Flexibility in loans: New mortgage law can add greater value

In recent years Saudi Arabia’s banking sector has shown itself to be particularly adept at building retail loan books. Consumer lending in the Kingdom has followed a healthy upward trend since 2009, with research by local investment firm Aljazira Finance showing that the contribution of retail loans to aggregate sector lending rose from 22% in that year to more than 30% in 2012.

Moreover, the outlook for more growth in the coming years is a positive one, underpinned by factors such as the increased borrowing capacity of Saudi citizens as a result of higher salaries and the room for consumer credit expansion suggested by a retail loan penetration rate (as a percentage of GDP) of just 12% in comparison to regional peers such as the UAE (19%) and more developed markets such as Europe (55%).

GROWTH AREAS: Against this backdrop, there is much anticipation as to which segments will drive growth going forward. Indeed, as per data from the central bank, personal loans have traditionally dominated the consumer credit arena, accounting for 20.3% of the total in 2012, while motor loans, which generated 19.7% of the total, also represent an area of future consumer credit expansion. One segment in particular, however, has emerged as the most talked about within the industry. Real estate lending has been steadily increasing its contribution to the consumer credit total for some years, more than doubling in size between 2008, when aggregate home loans stood at SR14.9bn ($3.97bn), and 2013, when SR38.4bn ($10.24bn) worth of credit was directed towards the housing sector.

The IMF, in its 2013 Article IV Consultation with Saudi Arabia, points out that real estate finance from banks to individuals has risen by more than 25% per year since 2011, but also notes that as it still accounts for less than 5% of total bank credit there is plenty of room for further growth. While the trend clearly visible in lending data would be enough in itself to account for the optimism surrounding the prospect of future credit extension to homebuyers, another important development also underpins the buoyant long-term outlook.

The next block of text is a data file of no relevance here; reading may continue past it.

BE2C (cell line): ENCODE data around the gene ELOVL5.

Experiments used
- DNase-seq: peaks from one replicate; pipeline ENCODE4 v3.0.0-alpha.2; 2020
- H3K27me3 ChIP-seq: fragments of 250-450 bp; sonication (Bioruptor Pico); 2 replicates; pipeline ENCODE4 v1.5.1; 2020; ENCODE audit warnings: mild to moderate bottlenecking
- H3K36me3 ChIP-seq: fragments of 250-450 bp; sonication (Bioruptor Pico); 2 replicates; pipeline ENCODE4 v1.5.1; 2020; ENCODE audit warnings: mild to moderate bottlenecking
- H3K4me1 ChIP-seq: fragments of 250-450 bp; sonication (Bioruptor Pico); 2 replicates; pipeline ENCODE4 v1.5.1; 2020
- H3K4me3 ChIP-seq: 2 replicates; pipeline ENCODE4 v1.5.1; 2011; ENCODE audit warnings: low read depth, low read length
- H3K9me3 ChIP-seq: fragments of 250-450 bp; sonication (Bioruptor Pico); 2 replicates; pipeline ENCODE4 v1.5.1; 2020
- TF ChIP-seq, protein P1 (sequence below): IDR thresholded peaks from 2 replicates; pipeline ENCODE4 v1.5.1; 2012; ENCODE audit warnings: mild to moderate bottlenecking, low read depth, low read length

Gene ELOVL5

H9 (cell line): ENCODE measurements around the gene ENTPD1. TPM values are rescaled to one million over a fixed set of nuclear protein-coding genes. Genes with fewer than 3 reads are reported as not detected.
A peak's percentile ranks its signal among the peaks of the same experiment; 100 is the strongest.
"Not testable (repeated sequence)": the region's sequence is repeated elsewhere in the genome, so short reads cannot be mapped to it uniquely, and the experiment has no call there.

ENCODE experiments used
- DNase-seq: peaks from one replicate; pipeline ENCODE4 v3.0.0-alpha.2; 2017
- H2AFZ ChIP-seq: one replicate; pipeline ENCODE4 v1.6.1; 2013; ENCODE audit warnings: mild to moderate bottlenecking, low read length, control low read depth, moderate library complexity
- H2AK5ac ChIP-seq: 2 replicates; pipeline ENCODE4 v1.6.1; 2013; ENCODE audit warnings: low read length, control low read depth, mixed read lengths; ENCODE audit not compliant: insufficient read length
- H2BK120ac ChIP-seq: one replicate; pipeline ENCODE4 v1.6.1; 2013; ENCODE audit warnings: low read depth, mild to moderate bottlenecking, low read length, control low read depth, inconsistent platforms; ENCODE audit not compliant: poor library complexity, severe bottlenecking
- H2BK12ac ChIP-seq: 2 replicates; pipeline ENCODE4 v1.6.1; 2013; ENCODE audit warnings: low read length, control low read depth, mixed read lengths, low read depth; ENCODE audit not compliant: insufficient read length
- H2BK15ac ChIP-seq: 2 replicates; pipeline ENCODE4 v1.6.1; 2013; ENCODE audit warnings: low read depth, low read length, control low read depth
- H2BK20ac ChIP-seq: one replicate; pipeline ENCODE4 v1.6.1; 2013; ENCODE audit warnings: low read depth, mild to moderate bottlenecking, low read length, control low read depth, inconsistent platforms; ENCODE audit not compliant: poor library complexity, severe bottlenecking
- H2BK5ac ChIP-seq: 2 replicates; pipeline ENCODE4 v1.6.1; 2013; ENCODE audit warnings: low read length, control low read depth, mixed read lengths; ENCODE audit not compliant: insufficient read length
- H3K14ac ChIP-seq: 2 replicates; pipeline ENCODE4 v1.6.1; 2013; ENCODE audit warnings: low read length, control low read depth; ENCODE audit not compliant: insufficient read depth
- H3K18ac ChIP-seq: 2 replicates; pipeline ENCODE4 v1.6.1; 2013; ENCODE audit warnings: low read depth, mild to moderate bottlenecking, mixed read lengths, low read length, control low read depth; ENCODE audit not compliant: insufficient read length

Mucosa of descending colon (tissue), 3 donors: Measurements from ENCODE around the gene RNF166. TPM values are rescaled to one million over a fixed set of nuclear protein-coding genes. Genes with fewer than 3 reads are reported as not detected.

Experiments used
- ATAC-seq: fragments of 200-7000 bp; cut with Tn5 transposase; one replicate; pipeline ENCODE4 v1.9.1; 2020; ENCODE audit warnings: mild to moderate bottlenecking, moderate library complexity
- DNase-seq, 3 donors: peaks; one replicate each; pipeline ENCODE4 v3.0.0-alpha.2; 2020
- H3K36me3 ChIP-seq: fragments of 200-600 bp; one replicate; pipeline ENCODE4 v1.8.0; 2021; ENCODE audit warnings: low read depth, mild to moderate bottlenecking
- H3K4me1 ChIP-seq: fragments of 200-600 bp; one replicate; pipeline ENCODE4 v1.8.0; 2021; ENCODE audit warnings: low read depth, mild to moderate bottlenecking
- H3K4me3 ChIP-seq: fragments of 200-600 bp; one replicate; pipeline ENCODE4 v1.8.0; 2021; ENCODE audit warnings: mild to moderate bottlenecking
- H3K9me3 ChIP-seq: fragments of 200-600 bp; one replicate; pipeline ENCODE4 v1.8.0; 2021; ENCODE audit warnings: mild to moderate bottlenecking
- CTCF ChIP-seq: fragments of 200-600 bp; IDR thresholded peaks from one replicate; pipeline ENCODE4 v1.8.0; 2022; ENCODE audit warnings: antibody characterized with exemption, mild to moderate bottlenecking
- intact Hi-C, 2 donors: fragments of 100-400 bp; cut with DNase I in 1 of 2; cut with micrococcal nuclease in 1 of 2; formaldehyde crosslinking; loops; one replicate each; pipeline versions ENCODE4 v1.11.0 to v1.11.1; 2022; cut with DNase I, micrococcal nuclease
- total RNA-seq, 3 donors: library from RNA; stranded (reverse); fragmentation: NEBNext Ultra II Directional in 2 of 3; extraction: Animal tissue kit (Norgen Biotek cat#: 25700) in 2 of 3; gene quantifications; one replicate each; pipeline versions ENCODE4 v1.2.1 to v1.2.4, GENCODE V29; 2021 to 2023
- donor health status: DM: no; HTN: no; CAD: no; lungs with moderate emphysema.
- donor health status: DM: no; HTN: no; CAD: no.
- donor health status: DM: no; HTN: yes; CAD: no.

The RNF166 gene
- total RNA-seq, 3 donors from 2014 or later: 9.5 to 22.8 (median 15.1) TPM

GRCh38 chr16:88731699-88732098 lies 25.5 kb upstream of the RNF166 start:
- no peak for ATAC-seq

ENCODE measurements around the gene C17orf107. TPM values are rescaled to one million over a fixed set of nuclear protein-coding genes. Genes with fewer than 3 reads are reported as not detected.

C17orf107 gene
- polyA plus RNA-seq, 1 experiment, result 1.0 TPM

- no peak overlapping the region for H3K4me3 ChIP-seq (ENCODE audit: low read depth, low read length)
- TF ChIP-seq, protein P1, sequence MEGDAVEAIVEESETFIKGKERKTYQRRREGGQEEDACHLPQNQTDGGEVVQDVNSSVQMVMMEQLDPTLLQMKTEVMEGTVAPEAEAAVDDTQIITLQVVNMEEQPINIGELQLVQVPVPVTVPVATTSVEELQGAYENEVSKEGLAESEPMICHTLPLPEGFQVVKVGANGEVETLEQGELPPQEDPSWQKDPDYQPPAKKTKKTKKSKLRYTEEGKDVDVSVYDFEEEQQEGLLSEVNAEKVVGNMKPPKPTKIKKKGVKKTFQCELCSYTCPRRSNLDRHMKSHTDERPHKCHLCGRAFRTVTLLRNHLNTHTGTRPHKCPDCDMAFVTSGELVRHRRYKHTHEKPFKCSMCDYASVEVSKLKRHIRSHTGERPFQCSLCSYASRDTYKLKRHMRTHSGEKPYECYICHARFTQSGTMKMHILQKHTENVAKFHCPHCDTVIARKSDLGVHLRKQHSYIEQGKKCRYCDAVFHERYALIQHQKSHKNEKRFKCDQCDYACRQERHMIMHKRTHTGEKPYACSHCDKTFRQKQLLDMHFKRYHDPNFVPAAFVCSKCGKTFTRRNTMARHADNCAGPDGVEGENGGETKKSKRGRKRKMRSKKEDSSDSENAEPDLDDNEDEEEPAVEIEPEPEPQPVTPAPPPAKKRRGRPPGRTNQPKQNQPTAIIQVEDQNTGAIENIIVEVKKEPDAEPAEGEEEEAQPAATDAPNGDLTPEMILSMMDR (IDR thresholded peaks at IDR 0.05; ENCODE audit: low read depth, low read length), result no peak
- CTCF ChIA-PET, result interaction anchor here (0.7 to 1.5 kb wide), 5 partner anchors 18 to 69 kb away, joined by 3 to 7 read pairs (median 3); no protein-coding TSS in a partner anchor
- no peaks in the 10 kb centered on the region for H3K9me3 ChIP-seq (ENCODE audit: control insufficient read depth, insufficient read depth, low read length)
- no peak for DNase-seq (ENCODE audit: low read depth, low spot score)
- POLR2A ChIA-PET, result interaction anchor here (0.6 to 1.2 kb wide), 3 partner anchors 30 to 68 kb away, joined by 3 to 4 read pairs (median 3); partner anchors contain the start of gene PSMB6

LEGAL FRAMEWORK: The Kingdom has been debating the pros and cons of introducing a real estate mortgage law for several years. The issue of establishing a formal legislative framework on which to build a viable mortgage finance industry is a complex one in the Saudi context. Indeed, proponents of the legislation argued that the lack of a mortgage law has reduced the ability of financial institutions to extend credit to potential house-buyers, an assertion supported by Bloomberg data, which shows that less than 4% of all home purchases are financed via mortgages, compared to 17% in the UAE and 70% in the UK.

On the one hand, some claim that the nation’s young population needs more straightforward access to credit if its housing needs are to be met. On the other hand, according to those who have adopted a more cautious stance, the real estate crashes that shook regional and global economies following the 2008 financial crisis demonstrated the potentially damaging results of ready access to credit. Added to this uncertainty was the question of sharia compliance and mortgage lending – a central issue in the design of financial instruments and drafting of new regulations in the Kingdom.

Nevertheless, by the summer of 2012 implementation of Saudi Arabia’s new mortgage legislation began. The law is actually a set of five separate pieces of legislation, collectively known as the Real Estate Mortgage and Financing Laws, which aims to overhaul the process by which credit is extended to homebuyers. Between them they cover a broad sweep of activity and concepts, including: creation and registration of a mortgage; the rights and obligations of mortgagors and mortgagees; regulatory oversight (which falls under the auspices of the Saudi Arabian Monetary Agency); finance lease contracts (and, importantly, the rules and processes of recovering an asset when a borrower defaults); the establishment and operation of finance companies; and matters related to enforcement.